You, troll.


RE: Makes me laugh
By sprockkets on 12/4/2011 2:40:32 PM , Rating: 5
quote:
Or one can just wait for someone else to do all the hard work, of assembling the good, and sometimes great, ideas, the designing of the product, the intense polishing of that design, and then just copy it. That's certainly a viable business model and one that many companies in the tech arena pursue. Watch what is a success and slavishly, but often poorly, copy it.


So you are perfectly ok then with Apple taking Android's notifications, but not when others take ideas from apple?

quote:
('hey this iPad thing is selling like hotcakes, let's make something that looks exactly like it right down to the packaging and sell it'). One is, I think, acceptable and one is not. One is good for the development of technology products and one is not.


Did anyone steal the source code to iOS? No. Everyone spent money and time to develop their own products. And apple's designs are all based on Braun's design philosophies, and he doesn't have a design patent war with anyone.


RE: Makes me laugh
By Tony Swash on 12/4/11, Rating: -1
RE: Makes me laugh
By sprockkets on 12/4/2011 8:00:48 PM , Rating: 5
quote:
I am perfectly Ok with Apple copying the notification method because it was not patented or copyrighted and it was a good idea inserted in a great product which was not itself copied.


Oh, so copying that was OK because it wasn't patented, even though patents don't cover ideas in the first place and apple is about to find that out thankfully in court?

quote:
Blatant copying of products and the innovations of other with the addition of no originality is a bit like obscenity really - hard to define but one knows when one encounters it. You and I both know that Apple has been the unpaid unofficial R&D department of the whole tech sector for a long time. What pisses you off is that Apple isn't a loser anymore - that's it's playing to win.


So define "blatent", because last time I checked, apple didn't invent the cell phone, didn't invent the touch screen, didn't invent the capacitive style touch screen, didn't invent the orientation sensor routine, didn't invent the proximity sensor, and so on. Which means, wait for it, apple took what already was invented and simply made it better, just like everyone else does.

quote:
When one says Samsung 'developed' it's tablets in what sense do mean that? The OS came from Google which in turn had cloned iOS and the form factor and industrial design was copied wholesale from Apple.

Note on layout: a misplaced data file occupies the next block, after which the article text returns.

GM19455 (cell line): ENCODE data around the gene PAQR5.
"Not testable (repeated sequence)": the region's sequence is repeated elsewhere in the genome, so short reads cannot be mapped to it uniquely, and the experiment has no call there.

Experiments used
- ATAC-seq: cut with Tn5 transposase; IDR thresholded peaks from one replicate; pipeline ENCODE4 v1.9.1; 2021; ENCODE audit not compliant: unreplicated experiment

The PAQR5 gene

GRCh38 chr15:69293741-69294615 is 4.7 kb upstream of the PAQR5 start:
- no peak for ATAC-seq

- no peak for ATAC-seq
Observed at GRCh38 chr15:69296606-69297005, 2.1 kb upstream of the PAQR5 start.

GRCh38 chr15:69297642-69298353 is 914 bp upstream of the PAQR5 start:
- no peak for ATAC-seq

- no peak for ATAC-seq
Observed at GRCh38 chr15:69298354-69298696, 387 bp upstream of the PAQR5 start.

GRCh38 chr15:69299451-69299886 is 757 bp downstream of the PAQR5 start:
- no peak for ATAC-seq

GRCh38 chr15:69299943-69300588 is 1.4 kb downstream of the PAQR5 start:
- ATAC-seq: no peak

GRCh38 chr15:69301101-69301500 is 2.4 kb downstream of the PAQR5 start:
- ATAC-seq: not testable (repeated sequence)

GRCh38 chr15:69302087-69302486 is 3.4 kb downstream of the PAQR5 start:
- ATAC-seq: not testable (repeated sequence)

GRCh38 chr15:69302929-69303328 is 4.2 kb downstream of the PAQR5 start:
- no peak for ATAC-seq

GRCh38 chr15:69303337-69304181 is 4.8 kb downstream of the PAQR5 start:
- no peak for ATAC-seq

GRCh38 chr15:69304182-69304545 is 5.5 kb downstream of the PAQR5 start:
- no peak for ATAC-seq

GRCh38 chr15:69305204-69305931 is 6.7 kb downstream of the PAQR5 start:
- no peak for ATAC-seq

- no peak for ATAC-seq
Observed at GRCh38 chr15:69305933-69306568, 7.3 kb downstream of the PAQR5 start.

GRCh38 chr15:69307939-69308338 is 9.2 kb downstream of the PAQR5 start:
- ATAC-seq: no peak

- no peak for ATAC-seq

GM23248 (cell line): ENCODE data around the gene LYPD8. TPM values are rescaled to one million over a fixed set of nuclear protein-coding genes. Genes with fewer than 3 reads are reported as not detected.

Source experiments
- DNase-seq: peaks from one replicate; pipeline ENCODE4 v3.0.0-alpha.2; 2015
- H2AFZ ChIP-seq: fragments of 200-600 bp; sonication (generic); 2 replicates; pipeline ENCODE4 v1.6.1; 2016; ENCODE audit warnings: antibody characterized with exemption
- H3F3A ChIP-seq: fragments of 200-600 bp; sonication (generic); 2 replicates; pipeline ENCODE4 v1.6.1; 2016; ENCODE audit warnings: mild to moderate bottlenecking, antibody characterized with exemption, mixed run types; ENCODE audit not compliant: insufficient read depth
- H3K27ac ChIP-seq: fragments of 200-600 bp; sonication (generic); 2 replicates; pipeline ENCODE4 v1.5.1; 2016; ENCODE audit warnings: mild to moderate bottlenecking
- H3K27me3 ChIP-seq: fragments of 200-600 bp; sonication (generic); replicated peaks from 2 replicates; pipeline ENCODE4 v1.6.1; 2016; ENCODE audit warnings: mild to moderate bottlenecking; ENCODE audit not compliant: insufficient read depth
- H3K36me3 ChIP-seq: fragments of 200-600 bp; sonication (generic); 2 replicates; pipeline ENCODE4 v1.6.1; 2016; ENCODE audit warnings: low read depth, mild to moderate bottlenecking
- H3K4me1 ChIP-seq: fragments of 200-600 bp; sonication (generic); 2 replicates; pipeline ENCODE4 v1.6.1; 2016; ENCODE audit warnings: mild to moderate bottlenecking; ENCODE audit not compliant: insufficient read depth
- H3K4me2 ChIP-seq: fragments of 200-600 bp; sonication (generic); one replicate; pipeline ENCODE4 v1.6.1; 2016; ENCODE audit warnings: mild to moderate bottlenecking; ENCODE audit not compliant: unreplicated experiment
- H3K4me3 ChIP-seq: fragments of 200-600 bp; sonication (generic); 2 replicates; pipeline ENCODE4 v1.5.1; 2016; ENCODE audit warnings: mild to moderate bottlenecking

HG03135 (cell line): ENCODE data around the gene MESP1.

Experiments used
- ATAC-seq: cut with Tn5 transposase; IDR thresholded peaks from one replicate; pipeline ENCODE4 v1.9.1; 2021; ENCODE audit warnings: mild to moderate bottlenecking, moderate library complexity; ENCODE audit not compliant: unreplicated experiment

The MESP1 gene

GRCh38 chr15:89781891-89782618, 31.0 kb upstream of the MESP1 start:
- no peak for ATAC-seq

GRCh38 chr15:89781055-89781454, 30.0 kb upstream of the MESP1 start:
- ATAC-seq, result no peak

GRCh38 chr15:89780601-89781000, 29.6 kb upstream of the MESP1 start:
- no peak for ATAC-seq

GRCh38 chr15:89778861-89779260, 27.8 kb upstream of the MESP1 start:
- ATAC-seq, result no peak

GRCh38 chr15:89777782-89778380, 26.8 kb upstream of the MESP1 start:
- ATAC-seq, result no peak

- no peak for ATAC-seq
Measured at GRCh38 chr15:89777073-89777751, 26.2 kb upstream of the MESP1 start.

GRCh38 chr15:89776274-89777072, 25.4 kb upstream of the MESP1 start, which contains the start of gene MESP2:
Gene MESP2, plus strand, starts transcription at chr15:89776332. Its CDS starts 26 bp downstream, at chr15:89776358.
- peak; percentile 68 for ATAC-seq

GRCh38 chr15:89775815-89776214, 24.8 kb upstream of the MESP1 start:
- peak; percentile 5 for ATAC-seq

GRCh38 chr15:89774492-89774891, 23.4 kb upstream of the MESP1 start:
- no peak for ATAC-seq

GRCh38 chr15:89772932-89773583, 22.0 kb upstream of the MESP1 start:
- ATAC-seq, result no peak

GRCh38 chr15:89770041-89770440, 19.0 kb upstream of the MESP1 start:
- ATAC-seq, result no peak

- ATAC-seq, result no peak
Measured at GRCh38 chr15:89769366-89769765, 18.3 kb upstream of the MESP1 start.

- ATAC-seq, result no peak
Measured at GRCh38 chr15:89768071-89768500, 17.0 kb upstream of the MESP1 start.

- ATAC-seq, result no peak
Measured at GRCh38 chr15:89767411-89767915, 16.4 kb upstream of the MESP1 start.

Spare us the bullsht. "Cloned" means they illegally copied source code or simply took everything verbatim, while in actuality, Honeycomb had a multi-tasking solution in place since day one, still features a different home screen, still has a different dock or springboard, while the ipad was still half baked with missing features upon launch.

quote:
Are you really arguing that if Apple had not launched the iPad and if it had not been a gigantic success that Samsung would have come up with a tablet that looked just like that completely independently?


Obviously looking at sales numbers of everyone else vs. the ipad, the success of it has more to do with the ecosystem and not the simple fact it is a tablet. Which is why unless Google fixes their issues with apps and other stupid crap, they aren't going to win anytime soon.

If any other reason exists why the ipad is a success, it is because it sheds so much crap from the experience that normal PCs, aka, reinstalling the OS, installing programs, stupid issues with Windows, the Vista debacle, XP pre SP2, POS computers that break in 2 years from emachines, etc.


RE: Makes me laugh
By Cerin218 on 12/5/2011 1:40:02 AM , Rating: 1
So what you are really saying is that all patents do is prevent your ideas from being improved upon by others, which may lead to even better ideas..


RE: Makes me laugh
By bntran02 on 12/6/2011 3:23:04 PM , Rating: 2
YES if you are suing someone for using widely accepted ideas and models (Rectangular shape, minimalist design, black face etc...).


RE: Makes me laugh
By Paj on 12/5/2011 7:03:15 AM , Rating: 4
http://lawpundit.blogspot.com/2011/08/samsung-digi...

Samsung Digital picture frame. Can you guess the year?

Hint: it's before the iphone, and way before the ipad.


“So far we have not seen a single Android device that does not infringe on our patents." -- Microsoft General Counsel Brad Smith